In fact, from 2014 through 2021, they were winless in 6 of those 8 seasons. They had 1 win in the other 2 years each. This time, they have 3 trips to victory lane and 2 of the 3 are at iconic tracks in Indianapolis and Daytona.
While all 3 wins are also on “wild card” type tracks with a pair of road course wins and a superspeedway, it still is signaling that RCR is trending up.
NASCAR Cup Series Race – 64th Annual Coke Zero Sugar 400
Daytona International Speedway
Daytona Beach, Florida
Saturday, August 27, 2022
1. (21) Austin Dillon, Chevrolet, 160.
2. (6) Tyler Reddick, Chevrolet, 160.
3. (14) Austin Cindric #, Ford, 160.
4. (35) Landon Cassill(i), Chevrolet, 160.
5. (37) Noah Gragson(i), Chevrolet, 160.
6. (33) Cody Ware, Ford, 160.
7. (36) BJ McLeod(i), Ford, 160.
8. (13) Martin Truex Jr., Toyota, 160.
9. (34) David Ragan, Ford, 160.
10. (22) Kyle Busch, Toyota, 160.
11. (30) Bubba Wallace, Toyota, 159.
12. (3) Joey Logano, Ford, 158.
13. (23) Ty Gibbs(i), Toyota, 158.
14. (10) Alex Bowman, Chevrolet, 156.
15. (16) Ryan Blaney, Ford, 154.
16. (15) Cole Custer, Ford, 153.
17. (11) Erik Jones, Chevrolet, DVP, 148.
18. (25) Ty Dillon, Chevrolet, Accident, 144.
19. (29) Harrison Burton #, Ford, DVP, 140.
20. (7) Kevin Harvick, Ford, Accident, 139.
21. (27) Aric Almirola, Ford, Accident, 138.
22. (20) Ricky Stenhouse Jr., Chevrolet, Accident, 138.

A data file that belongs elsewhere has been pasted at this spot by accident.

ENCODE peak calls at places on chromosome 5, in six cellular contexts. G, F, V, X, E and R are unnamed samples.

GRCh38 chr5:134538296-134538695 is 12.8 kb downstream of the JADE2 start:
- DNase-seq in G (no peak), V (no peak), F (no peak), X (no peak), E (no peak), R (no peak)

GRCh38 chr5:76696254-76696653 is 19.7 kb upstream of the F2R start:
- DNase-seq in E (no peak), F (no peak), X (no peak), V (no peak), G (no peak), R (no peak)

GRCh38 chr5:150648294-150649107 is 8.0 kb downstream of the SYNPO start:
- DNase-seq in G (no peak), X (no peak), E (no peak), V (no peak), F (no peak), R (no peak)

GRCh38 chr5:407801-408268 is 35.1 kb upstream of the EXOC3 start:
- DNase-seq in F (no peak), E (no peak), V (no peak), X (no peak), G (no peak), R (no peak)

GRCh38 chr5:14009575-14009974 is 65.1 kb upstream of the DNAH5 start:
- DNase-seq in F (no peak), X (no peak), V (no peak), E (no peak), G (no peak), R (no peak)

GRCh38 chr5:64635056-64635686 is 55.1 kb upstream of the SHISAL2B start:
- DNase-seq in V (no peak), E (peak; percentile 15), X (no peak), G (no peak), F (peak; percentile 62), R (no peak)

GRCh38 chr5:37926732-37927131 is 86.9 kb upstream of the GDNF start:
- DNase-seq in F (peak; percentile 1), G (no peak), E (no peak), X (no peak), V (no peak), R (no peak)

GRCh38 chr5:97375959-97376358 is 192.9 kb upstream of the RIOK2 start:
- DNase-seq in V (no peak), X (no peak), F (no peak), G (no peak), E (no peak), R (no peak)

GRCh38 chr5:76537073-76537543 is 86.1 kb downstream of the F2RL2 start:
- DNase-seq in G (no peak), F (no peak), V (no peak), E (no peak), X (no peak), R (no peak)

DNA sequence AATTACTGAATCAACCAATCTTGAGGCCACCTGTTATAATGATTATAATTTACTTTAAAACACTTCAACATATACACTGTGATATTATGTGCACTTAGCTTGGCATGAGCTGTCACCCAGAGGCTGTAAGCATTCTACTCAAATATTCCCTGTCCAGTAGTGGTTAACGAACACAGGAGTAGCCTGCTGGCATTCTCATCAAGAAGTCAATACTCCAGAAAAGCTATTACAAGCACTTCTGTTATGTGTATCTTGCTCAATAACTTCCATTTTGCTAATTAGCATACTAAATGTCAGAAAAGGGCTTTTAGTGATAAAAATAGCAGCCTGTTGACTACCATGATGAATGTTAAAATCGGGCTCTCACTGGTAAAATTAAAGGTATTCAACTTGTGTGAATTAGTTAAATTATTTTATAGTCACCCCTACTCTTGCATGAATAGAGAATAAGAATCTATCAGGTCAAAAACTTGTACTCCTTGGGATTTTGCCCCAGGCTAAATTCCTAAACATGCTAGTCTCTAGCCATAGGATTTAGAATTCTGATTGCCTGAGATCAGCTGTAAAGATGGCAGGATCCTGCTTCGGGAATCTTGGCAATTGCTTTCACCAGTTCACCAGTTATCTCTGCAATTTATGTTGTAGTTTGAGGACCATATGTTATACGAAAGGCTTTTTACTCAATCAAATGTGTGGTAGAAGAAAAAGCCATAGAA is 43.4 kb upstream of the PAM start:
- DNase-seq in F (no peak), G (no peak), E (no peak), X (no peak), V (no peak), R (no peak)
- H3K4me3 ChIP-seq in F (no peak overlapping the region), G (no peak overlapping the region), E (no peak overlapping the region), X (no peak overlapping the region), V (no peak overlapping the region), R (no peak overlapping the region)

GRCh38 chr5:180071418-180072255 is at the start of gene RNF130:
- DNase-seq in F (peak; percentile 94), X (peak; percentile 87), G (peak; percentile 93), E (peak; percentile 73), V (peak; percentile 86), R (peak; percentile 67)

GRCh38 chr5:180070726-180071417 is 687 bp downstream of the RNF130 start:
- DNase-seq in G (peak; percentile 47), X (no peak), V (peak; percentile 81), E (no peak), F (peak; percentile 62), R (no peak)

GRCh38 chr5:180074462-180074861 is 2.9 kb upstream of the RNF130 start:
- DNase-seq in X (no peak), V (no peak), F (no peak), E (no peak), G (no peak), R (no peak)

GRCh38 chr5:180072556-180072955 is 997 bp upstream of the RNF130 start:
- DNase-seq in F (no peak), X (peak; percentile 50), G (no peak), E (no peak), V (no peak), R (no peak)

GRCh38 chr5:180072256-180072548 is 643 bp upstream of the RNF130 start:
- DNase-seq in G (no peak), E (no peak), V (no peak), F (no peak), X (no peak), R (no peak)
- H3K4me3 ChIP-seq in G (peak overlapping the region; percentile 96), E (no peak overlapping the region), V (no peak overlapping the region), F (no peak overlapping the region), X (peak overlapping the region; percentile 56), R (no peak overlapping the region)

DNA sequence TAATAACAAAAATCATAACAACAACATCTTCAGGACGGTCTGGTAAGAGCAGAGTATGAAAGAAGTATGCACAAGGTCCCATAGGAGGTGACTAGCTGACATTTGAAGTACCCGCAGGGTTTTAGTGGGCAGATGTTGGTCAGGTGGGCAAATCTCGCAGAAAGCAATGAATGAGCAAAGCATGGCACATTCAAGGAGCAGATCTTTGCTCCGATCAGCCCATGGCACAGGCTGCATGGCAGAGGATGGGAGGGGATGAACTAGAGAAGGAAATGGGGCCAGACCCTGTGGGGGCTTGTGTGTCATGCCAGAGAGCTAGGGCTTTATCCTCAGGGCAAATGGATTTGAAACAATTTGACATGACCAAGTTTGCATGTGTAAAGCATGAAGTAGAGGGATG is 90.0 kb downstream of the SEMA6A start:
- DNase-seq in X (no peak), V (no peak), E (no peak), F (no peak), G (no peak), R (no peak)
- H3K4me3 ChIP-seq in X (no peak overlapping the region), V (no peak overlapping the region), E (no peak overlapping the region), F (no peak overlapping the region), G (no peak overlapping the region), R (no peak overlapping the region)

23. (32) Todd Gilliland #, Ford, Accident, 138.
24. (4) Daniel Suarez, Chevrolet, Accident, 137.
25. (19) Denny Hamlin, Toyota, Accident, 137.
26. (28) Daniel Hemric(i), Chevrolet, Accident, 137.
27. (8) Chris Buescher, Ford, Accident, 137.
28. (18) Justin Haley, Chevrolet, Accident, 137.
29. (2) Chase Elliott, Chevrolet, Accident, 137.
30. (31) Corey LaJoie, Chevrolet, 137.
31. (26) Chase Briscoe, Ford, Accident, 124.
32. (9) Michael McDowell, Ford, Accident, 101.
33. (12) Ross Chastain, Chevrolet, Accident, 101.
34. (17) William Byron, Chevrolet, Accident, 101.
35. (24) Brad Keselowski, Ford, DVP, 31.
36. (5) Christopher Bell, Toyota, Accident, 30.
37. (1) Kyle Larson, Chevrolet, Engine, 14.
Average Speed of Race Winner: 138.942 mph.
Time of Race: 2 Hrs, 52 Mins, 44 Secs. Margin of Victory: 0.128 Seconds.
Caution Flags: 7 for 30 laps.
Lead Changes: 39 among 19 drivers.
Lap Leaders: K. Larson 0;C. Elliott 1-21;E. Jones 22-23;C. Elliott 24-26;E. Jones 27-30;C. Elliott 31-34;J. Logano 35-36;C. LaJoie 37-40;B. Wallace 41-42;E. Jones 43;C. LaJoie 44-45;E. Jones 46-50;C. Buescher 51;E. Jones 52-58;W. Byron 59;E. Jones 60-62;A. Bowman 63;D. Hamlin 64-76;J. Logano 77-78;B. McLeod(i) 79-80;C. Elliott 81;T. Reddick 82-85;C. Elliott 86-87;K. Busch 88-89;T. Reddick 90-91;K. Busch 92-96;M. Truex Jr. 97;T. Dillon 98;M. McDowell 99-100;J. Logano 101-106;T. Reddick 107-108;J. Logano 109;T. Reddick 110-114;A. Bowman 115-124;J. Logano 125-127;J. Haley 128-135;D. Suarez 136-137;A. Dillon 138-144;A. Cindric # 145-157;A. Dillon 158-160.
Leaders Summary (Driver, Times Lead, Laps Led): Chase Elliott 5 times for 31 laps; Erik Jones 6 times for 22 laps; Joey Logano 5 times for 14 laps; Austin Cindric # 1 time for 13 laps; Tyler Reddick 4 times for 13 laps; Denny Hamlin 1 time for 13 laps; Alex Bowman 2 times for 11 laps; Austin Dillon 2 times for 10 laps; Justin Haley 1 time for 8 laps; Kyle Busch 2 times for 7 laps; Corey LaJoie 2 times for 6 laps; BJ McLeod(i) 1 time for 2 laps; Bubba Wallace 1 time for 2 laps; Michael McDowell 1 time for 2 laps; Daniel Suarez 1 time for 2 laps; Ty Dillon 1 time for 1 lap; Martin Truex Jr. 1 time for 1 lap; Chris Buescher 1 time for 1 lap; William Byron 1 time for 1 lap.
Stage #1 Top Ten: 22,9,21,18,19,7,23,47,43,34
Stage #2 Top Ten: 18,19,11,22,23,38,8,4,47,3